Wednesday, September 14, 2011

Süd-Chemie subsidiary Phostech continues its operations with battery material LFP despite negative judgement of the Canadian Federal court of appeal

Despite a decision delivered on August 17th 2011 by the Canadian Federal Court of Appeal that a process used by Süd-Chemie’ Canadian subsidiary Phostech Lithium at its plant of St-Bruno, Canada, violated a patent of Valence Technology Inc. there is no significant impact on the business of Phostech Lithium.

As already released on July 27th 2011, Phostech is about to finalize the production capacity expansion in St-Bruno for its new advanced grade LFP (lithium iron phosphate), an innovative battery material for use in lithium ion batteries for stationary applications and the automotive industry. This new grade LFP with significantly improved performance is not affected by the decision of the Federal Court of Appeal.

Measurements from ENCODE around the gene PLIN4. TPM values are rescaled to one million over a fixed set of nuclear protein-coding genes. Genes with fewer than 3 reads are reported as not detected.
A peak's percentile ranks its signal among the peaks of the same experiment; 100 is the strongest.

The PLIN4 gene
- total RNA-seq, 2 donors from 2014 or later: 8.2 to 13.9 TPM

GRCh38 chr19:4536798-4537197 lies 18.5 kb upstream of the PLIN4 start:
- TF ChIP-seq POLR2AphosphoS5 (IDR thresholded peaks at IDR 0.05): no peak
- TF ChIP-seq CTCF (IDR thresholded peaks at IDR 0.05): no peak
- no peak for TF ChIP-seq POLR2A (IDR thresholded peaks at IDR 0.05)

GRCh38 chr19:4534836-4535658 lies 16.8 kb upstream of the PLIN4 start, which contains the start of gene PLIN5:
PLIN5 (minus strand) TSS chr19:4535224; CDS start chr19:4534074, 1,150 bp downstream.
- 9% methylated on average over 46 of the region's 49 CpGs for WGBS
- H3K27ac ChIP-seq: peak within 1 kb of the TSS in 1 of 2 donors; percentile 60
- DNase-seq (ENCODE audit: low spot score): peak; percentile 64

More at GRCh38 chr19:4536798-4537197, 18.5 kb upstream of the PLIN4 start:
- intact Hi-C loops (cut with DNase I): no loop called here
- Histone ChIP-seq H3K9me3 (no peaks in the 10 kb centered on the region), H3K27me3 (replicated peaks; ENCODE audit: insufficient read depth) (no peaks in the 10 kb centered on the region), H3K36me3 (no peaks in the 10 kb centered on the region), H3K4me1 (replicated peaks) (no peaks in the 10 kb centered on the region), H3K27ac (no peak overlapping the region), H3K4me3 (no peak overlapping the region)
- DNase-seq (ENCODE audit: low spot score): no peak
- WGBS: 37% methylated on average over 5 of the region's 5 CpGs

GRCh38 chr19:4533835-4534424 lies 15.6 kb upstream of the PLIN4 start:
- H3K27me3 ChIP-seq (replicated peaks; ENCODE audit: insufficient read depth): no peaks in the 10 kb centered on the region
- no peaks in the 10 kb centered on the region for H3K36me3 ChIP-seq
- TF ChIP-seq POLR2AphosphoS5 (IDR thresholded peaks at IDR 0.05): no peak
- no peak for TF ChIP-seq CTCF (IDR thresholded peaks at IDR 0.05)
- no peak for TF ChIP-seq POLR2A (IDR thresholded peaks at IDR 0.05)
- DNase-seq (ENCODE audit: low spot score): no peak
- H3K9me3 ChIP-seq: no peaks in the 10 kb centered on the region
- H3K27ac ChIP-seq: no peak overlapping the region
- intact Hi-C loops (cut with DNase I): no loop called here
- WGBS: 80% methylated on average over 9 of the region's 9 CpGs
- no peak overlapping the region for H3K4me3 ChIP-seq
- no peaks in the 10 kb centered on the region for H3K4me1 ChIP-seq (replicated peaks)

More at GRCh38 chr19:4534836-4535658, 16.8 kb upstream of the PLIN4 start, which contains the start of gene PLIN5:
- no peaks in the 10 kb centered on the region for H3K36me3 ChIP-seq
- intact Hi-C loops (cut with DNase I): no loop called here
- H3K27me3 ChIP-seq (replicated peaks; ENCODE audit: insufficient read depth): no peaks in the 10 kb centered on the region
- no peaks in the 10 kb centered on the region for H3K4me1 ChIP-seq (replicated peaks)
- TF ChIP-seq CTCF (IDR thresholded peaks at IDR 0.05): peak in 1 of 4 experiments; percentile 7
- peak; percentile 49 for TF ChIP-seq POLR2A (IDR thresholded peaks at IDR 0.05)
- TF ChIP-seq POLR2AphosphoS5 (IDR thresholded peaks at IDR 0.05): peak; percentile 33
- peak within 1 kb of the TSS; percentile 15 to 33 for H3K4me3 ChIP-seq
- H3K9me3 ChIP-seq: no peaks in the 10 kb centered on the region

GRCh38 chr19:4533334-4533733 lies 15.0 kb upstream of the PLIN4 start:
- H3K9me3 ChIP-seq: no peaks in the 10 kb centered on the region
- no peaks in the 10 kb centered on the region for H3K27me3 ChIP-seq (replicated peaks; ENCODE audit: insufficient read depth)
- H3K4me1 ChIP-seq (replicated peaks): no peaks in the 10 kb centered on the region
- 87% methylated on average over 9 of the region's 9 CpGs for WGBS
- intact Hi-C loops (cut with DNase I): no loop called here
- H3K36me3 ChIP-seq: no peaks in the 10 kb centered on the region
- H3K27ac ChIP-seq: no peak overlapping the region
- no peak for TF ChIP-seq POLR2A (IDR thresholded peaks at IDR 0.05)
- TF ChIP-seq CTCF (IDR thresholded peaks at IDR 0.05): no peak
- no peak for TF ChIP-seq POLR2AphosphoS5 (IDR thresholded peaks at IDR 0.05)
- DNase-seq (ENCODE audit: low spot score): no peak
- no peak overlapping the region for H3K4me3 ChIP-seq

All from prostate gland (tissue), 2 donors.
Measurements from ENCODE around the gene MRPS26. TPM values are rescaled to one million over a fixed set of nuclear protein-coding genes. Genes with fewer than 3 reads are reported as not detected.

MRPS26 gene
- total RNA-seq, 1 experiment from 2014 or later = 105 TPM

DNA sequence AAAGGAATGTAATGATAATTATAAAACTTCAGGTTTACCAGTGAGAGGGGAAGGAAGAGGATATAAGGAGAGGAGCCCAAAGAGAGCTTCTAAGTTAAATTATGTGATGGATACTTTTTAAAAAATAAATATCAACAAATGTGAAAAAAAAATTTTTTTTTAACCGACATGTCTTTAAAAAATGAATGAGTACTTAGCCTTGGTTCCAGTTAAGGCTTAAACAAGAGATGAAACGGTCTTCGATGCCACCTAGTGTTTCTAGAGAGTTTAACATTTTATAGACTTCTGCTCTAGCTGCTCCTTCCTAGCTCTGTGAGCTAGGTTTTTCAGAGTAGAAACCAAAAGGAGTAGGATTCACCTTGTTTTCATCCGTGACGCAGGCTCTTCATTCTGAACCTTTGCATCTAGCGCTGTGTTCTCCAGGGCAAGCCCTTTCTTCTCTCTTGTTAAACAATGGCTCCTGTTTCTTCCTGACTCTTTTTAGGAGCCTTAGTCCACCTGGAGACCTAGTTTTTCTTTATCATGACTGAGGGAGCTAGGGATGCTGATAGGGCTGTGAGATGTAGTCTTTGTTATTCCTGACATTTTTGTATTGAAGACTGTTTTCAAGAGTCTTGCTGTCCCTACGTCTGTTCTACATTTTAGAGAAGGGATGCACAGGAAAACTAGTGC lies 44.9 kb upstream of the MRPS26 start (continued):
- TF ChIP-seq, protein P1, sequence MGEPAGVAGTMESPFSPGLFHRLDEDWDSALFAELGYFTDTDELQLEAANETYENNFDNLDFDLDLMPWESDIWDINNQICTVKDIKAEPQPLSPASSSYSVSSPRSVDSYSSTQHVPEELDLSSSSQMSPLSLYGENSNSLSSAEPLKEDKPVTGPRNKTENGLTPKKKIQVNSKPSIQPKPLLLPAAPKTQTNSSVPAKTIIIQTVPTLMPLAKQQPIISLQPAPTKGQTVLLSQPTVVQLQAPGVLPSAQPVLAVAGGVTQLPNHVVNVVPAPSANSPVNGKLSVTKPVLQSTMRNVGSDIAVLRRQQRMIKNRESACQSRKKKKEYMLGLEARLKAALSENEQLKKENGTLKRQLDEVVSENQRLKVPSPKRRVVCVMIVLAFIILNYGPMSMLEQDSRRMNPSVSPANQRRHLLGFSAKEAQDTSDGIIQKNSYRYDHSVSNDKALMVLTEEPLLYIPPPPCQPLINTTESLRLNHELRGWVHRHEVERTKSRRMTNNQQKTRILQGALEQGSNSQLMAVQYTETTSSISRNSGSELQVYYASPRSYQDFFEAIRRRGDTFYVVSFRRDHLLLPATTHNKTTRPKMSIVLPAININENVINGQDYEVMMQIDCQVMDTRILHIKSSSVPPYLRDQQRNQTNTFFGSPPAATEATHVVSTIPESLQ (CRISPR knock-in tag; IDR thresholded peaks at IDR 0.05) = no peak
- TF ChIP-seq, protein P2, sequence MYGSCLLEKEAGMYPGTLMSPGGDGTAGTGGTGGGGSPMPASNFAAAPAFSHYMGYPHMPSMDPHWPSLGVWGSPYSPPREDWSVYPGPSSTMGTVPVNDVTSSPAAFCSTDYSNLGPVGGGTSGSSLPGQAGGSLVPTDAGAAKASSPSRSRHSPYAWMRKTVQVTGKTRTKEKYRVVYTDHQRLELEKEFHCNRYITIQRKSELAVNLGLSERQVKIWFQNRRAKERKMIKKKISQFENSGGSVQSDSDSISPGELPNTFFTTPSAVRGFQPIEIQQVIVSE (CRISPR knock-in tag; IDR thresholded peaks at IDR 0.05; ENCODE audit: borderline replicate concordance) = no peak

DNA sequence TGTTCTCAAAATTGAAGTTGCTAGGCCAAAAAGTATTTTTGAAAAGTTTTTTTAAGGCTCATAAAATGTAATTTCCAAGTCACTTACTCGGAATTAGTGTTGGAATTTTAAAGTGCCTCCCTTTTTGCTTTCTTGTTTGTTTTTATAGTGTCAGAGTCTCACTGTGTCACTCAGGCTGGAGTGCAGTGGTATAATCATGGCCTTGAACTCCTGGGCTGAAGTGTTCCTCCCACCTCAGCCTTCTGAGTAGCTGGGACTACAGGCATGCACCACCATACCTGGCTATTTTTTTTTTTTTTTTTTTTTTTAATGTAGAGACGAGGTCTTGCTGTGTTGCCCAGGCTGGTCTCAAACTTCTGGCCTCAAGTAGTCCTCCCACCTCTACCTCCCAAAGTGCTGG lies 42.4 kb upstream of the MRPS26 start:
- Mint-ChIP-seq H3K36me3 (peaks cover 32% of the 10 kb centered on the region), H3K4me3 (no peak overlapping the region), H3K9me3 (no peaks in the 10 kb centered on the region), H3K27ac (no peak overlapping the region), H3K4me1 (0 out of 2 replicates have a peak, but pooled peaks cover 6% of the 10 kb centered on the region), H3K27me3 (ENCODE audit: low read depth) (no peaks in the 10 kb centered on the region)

“The decision of the Federal Court of Appeal is certainly disappointing, but as our P1 grade was scheduled for replacement by our new advanced grade anyway, we don’t expect a significant impact on our business,” declared Christian Knobloch, General Manager of Phostech Lithium.

In addition, Phostech’s 2,500 tonnes-per-year LIFE Power® P2 grade factory in Candiac, Canada, will start series production in January 2012. The production process of P2 at Candiac is not subject to the procedures that led to the judgment of the Federal Court.

Based in St-Bruno, Canada, Phostech Lithium, a subsidiary of Süd-Chemie AG, Munich, Grmany and part of the Swiss Clariant group, is a world leader in battery materials focusing primarily on research, development and manufacturing of lithium iron phosphate (LiFePO4, LFP) – an innovative cathode material with excellent performance and superior safety profile which is expected to contribute to the breakthrough of the new generation of lithium ion batteries for stationary application and the automotive industry.


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